We have new information regarding a Lakota, North Dakota family's standoff with the law, and their ties to a radical group.
Rodney and Susan Brossart, their daughter Abby and sons, Thomas, Alex and Jacob all face arrest warrants for a standoff with deputies in June. Three of the sons are charged with pointing weapons at deputies, when they tried to search the Brossart's farm for missing cattle.
At this point, Law Enforcement has not entered the Brossart farmstead and tried to arrest anyone.
However, Nelson County Sheriff, Kelly Janke says quote: "Eventually, we'll have to put an end to this, one way or another."
Sheriff Kelly Janke, Nelson County: "I want to reach out to the Brossart family and have them turn themselves out... let the courts handle this from there."
The Brossart's, are still holed up at their farm south of Lakota.
Sheriff Janke says the Brossarts have been talking to Roger Elvick. He's the founder of an extremist group called the redemption. It holds the bizarre belief the government has secret bank accounts for every American and you have the right... to write checks against that account.
The Southern Poverty Law Center in Alabama tracks groups like Elvick's around the Country.
Mark Potok, Southern Poverty Law Center: "Roger Elvick spent most of the 1990's in prison for writing some $15-million in fake checks. What's really remarkable is how some of these people, a small minority surely, believe their ideology gives them the right to essentially open fire on police officers."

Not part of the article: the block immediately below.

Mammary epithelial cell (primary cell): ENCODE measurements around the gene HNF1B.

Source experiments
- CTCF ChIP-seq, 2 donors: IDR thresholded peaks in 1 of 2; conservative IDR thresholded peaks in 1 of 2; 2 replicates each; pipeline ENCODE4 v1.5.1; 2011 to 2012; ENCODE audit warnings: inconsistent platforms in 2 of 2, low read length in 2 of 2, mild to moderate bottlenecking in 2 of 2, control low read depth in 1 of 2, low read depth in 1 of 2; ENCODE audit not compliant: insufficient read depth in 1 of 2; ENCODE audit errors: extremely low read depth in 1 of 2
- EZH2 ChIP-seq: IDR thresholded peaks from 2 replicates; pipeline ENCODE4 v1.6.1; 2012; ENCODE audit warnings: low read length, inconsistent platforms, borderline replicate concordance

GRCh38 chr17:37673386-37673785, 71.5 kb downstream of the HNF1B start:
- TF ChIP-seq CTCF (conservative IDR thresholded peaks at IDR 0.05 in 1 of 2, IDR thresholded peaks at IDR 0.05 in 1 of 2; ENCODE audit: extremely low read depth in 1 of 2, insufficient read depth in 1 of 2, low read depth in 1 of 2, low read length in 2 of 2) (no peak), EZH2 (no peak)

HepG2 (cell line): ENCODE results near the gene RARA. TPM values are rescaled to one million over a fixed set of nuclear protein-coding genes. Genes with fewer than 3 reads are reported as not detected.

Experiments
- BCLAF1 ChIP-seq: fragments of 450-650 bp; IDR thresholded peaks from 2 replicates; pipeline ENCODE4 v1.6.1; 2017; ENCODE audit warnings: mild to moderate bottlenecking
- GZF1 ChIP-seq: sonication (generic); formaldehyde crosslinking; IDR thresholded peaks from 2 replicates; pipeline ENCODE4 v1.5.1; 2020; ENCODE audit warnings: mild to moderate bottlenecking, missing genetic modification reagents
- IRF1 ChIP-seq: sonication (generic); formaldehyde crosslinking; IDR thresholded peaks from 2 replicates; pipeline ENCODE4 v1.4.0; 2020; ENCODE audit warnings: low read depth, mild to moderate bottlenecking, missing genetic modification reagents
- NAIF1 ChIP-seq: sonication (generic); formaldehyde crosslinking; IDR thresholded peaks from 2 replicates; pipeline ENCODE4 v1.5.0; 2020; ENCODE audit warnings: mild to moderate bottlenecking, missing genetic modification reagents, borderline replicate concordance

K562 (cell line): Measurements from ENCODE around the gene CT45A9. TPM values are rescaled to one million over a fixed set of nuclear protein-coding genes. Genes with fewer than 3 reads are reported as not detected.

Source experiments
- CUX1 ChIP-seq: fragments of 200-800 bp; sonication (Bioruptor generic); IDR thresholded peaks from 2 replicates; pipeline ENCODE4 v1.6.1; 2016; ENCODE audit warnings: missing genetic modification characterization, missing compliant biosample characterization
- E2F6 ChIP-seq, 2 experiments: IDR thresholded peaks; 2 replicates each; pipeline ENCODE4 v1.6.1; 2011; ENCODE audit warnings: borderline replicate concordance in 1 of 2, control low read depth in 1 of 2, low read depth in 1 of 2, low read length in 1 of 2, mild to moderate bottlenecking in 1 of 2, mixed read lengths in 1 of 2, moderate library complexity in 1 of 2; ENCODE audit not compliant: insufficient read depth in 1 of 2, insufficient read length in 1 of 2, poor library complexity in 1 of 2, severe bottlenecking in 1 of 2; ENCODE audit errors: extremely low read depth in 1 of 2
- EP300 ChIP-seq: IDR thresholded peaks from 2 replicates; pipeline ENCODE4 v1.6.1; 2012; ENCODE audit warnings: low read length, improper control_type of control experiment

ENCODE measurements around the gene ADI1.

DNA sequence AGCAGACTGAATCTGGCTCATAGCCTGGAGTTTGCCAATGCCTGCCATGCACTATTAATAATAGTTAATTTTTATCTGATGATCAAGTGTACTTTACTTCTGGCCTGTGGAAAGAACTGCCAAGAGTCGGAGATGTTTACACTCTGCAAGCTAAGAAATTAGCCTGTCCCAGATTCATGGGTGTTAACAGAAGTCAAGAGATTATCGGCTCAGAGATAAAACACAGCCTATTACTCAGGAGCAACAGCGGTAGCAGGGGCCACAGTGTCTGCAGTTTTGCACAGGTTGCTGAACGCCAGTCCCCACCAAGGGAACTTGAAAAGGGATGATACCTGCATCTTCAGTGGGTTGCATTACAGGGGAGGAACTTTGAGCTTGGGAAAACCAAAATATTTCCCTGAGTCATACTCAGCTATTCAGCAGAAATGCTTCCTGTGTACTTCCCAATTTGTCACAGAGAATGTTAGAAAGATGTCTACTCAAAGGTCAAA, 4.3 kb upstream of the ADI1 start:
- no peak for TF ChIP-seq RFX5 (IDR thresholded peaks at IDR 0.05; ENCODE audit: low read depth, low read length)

The Center produced a video to inform law enforcement about radical groups.
Video: "Jerry and Joe Kane, father and son, who were involved in the 2 murders of 2 officers in west Memphis traveled around the Country giving seminars."
Jerry Kane: "That's what it's going to come down to. I'm going to have to kill and if I have to kill one then I'm not going to be able to stop. I just know it."
And now with law enforcement confirming that the Brossart's have been talking with extremist, Roger Elvick, the situation seems dicey at best."
Reporter: "Are people like him... are groups like that dangerous?"
Kyle Loven, F.B.I.: They are dangerous. There's no question about it."
Nelson County Sheriff, Kelly Janke tells Valley News Live, Brossart family members were seen out in their yard working today. But, Janke says they still haven't been able to make any contact with them. However, Janke says they're now working with several "third" parties to try and get the family to turn themselves in.